Curbing Anxiety During This Difficult Time
The Covid-19 pandemic has been an enormous strain on all of us. Even if your family has remained physically healthy and hasn’t been touched by the virus itself, you’ve been socially isolated for weeks now, missing school, work, activities, friends and extended family.
Mentally, it’s incredibly stressful. Studies are showing more and more of us are experiencing increased levels of distress, depression and anxiety, particularly because of social isolation. Psychologists and other behavioral experts say it’s expected and actually appropriate to experience fear and other negative feelings during intense situations, like what we’re living through right now.
The Center for Advanced Pediatrics Behavioral and Mental Health team is here to help keep stress and anxiety from overwhelming your child, you and our family in this difficult time. Using our Telehealth service, we can provide therapy and medication management for children, families and parents. When your child or you feels sad, grief-stricken, anxious or depressed, please call us for an appointment at 203-229-2000 or click here to access Telehealth.
To help alleviate mild symptoms, our Behavioral and Mental Health team recommends taking these steps:
- Focus on what you can control. There’s a reason people are hoarding toilet paper; it’s something they can do to take control right now. Lack of control can make our anxiety increase. While we don’t recommend buying out paper goods, we do recommend focusing on what we can control, such as preparing healthy meals and reading positive stories together.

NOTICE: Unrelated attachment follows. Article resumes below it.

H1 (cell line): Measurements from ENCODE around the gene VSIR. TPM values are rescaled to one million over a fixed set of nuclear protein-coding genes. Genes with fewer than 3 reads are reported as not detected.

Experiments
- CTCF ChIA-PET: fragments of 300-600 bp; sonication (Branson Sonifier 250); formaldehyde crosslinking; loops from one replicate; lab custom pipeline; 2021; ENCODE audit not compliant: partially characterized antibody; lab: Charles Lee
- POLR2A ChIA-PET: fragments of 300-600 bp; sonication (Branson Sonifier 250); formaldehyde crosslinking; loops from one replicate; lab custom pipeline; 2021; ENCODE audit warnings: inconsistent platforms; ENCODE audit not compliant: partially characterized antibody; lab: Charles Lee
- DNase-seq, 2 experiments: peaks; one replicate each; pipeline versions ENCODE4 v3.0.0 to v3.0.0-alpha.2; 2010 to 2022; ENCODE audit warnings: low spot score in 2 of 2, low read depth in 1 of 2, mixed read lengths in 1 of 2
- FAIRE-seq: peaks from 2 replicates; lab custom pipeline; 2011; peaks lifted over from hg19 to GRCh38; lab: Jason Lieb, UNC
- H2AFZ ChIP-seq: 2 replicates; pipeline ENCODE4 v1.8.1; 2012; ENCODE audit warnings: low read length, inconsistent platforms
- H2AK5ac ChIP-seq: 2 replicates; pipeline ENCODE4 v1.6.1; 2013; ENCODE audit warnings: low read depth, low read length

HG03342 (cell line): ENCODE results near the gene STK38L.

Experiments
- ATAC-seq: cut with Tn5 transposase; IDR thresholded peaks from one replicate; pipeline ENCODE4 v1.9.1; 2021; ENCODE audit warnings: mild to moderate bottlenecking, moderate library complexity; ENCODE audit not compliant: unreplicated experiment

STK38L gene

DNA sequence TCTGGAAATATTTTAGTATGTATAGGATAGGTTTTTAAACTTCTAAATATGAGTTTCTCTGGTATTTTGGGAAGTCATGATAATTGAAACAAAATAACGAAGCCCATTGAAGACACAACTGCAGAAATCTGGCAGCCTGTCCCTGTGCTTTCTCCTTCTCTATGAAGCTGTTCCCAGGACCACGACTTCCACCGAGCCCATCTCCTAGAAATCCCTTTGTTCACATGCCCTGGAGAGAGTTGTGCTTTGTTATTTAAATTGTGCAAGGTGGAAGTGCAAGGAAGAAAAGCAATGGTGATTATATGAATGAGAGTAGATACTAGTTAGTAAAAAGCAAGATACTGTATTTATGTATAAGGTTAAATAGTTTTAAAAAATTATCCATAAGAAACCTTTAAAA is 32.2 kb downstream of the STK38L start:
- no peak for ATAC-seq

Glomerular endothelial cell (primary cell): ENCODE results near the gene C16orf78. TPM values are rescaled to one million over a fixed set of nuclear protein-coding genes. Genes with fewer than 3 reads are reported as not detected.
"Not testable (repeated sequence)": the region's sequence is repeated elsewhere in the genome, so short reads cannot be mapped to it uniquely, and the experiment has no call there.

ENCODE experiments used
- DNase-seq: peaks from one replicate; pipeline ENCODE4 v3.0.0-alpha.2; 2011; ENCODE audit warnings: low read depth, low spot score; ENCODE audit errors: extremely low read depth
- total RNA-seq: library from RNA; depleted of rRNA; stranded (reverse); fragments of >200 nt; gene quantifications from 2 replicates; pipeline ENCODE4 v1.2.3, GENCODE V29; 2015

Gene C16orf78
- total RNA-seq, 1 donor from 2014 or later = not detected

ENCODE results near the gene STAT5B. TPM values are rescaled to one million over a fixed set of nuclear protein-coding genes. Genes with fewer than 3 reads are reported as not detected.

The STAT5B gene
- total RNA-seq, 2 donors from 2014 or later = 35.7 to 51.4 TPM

- Limit your exposure to media. While we all need to stay informed, constant bombardment by the news escalates anxiety in everyone. Even though children may not seem to be engaged, they are listening and their anxiety rises as well. Tune in to the news once a day and stay off news websites and social media feeds.
- Create a schedule, with plenty of flexibility. Put together a schedule with your children, including time for schoolwork, time for reading, and frequent breaks for movement. Breaks in their usual schooldays – recess, switching subjects, bathrooms trips, announcements and more – don’t exist anymore, but your kids still need them.
- Be kind. No matter how hard you try, this situation isn’t going to be perfect. Cut yourself slack when the kids – and you – are still in pajamas at 2 pm and the family room is a mess. Remember to ease up on your expectations for your children and help them relax their own expectations of themselves.
- Make it physical distancing, not social distancing. Humans are social animals. Schedule Zoom or FaceTime sessions with friends for you and your kids to play games, do a project in tandem or just chat about your day.
- Encourage expression of feelings. Yes, we’re all weathering this together, but it doesn’t mean that individual losses and frustrations aren’t still very important, especially for your teens. Ask your kids questions and help them label their feelings, be it grief, anger, sadness, denial or a sense of loss.
- Stay active. Schedule times for physical activity and whenever possible, enjoy the fresh air of the outdoors. Remember to wear a mask whenever you are closer than 6 feet to anyone outside your household family.
- Meditate. Try apps such as Headspace or Calm to help ease anxiety.
- Stay alert to your children’s online behavior. Click here to understand how social media and internet usage can effect your child.
- Explore these resources for your children, teens and yourself.
For parents and caregivers who need someone to listen, to understand and to talk your feelings out.
When you need help to cultivate perspective and curb anxiety, your TCFAP family of healthcare providers is here for you!